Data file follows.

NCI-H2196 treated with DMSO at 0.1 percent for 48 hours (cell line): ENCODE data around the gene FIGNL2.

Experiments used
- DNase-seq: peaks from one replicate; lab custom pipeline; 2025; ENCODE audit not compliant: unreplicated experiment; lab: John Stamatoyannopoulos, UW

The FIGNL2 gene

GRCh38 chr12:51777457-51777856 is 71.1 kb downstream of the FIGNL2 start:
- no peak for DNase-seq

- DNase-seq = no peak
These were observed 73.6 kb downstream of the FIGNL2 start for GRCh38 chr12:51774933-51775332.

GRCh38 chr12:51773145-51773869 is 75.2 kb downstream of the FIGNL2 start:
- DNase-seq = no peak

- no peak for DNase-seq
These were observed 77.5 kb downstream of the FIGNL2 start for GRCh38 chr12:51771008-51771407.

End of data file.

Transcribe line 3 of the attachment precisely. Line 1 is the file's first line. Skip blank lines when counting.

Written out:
- DNase-seq: peaks from one replicate; lab custom pipeline; 2025; ENCODE audit not compliant: unreplicated experiment; lab: John Stamatoyannopoulos, UW